Startvalve From , joined Dec 1969, posts, RR: Reply 13, posted (9 years 3 months 2 weeks 1 day ago) and read 3707 times:
I wonder who will buy the United pieces when they go the way of Pan Am. Strangely enough they will go from the same syndrome that killed Pan Am, we have been doing it this way for 50 years so damnit lets keep doing it like that.
Panamair From United States of America, joined Oct 2001, 4590 posts, RR: 26 Reply 14, posted (9 years 3 months 2 weeks 1 day ago) and read 3693 times:
As much as I hate it, Pan Am is gone. Bankruptcy and shutdown are as much a part of the great original Pan Am as the Boeing 707 or 747. The closet thing you will find to the original Pan Am today is a combination of United and Delta. The spirit of Pan Am is reflected most in its people and it is at both UA and DL where you will still find the same people who served you chateaubriand and caviar, the same people who served you eggs cooked to order, the same people who can speak multiple languages. So even if there is an airline in the future called Pan Am serving all five continents of the world, it will never be the same thing.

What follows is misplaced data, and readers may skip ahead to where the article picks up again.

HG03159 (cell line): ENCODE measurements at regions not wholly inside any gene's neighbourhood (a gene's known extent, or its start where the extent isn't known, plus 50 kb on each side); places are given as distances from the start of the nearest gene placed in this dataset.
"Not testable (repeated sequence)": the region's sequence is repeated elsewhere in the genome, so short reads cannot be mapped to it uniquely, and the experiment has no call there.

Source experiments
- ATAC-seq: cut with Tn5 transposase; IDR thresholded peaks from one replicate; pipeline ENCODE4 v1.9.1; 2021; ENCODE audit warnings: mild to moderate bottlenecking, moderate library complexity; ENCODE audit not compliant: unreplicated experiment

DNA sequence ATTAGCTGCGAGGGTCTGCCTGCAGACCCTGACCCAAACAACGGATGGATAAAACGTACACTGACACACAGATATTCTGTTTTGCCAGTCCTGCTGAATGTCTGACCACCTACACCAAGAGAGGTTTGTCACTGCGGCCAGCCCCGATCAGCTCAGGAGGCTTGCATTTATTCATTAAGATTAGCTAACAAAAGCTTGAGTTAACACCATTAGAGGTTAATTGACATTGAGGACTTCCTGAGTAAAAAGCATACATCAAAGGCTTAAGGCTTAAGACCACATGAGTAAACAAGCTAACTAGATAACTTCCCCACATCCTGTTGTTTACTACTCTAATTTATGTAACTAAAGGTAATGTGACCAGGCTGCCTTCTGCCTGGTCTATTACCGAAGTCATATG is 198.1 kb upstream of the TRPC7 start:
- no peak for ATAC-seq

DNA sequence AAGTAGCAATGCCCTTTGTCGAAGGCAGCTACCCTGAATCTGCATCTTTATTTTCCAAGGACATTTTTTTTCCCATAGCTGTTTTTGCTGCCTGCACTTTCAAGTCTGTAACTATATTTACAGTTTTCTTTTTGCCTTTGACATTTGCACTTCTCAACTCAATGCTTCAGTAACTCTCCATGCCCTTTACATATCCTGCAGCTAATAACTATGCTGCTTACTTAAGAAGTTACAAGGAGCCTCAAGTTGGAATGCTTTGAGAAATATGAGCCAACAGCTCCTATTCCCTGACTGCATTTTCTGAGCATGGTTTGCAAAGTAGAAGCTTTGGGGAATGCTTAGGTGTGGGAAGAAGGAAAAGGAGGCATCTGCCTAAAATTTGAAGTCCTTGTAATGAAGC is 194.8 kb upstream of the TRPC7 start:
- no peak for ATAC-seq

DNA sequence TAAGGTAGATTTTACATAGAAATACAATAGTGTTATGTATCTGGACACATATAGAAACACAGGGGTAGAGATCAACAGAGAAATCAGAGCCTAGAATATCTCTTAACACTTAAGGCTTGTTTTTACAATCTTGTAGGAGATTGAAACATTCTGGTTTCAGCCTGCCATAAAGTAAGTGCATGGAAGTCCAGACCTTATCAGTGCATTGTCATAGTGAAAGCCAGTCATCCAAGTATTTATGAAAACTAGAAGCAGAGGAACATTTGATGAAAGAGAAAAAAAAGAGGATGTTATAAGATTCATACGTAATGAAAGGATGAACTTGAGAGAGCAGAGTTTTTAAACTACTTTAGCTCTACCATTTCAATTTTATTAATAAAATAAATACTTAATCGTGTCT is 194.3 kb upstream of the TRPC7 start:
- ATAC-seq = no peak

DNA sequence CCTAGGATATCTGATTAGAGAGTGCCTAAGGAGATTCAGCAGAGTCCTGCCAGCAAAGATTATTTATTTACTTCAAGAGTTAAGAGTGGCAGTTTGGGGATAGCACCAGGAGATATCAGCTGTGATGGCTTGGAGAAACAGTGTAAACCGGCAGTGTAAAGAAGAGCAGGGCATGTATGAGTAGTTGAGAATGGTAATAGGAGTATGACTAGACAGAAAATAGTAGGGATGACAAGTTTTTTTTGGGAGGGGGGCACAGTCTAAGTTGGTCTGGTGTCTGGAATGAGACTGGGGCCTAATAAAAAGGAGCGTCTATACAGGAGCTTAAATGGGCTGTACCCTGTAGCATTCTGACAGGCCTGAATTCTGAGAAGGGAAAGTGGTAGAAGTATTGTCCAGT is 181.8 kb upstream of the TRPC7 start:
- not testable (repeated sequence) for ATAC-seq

PanAmerican From Germany, joined Oct 2003, 384 posts, RR: 5 Reply 18, posted (9 years 3 months 2 weeks 1 day ago) and read 3629 times:
This is a very interesting topic. I must say that I agree with Commander_Rabb and MEA321, there are lots of people who associate great memories to Pan American. The Pan Am logo and name was the second most recognized brand after Coca-Cola worldwide! That being said, everybody knew what Pan Am stood for.
However, the problem I'd see is that Pan Am and TWA basically had the monopole on international routes and that's why they were so huge, today that wouldn't happen anymore.
If Pan Am ever comes back internationally, and that is what it's supposed for, then on a much smaller scale.
I believe that a new Pan Am should cooperate closely with an US domestic airline, say JetBlue, to feed its own international network. That would be a great strategy to revive them as they were highly recognized for international flights only.
I don't believe that any of the majors would ever rebrand into Pan Am, none of them would give up their corporate ID for that. At the time PA went bankrupt I guess they had a very bad reputation and that is why neither Delta nor United wanted think about that move.
Well, I don't know if we'll ever see good old PA back here in Europe, but I certainly do wish for that to happen a lot as PA was MORE than just an airline.
I guess anybody who either worked for them or flew them a lot would wish the same.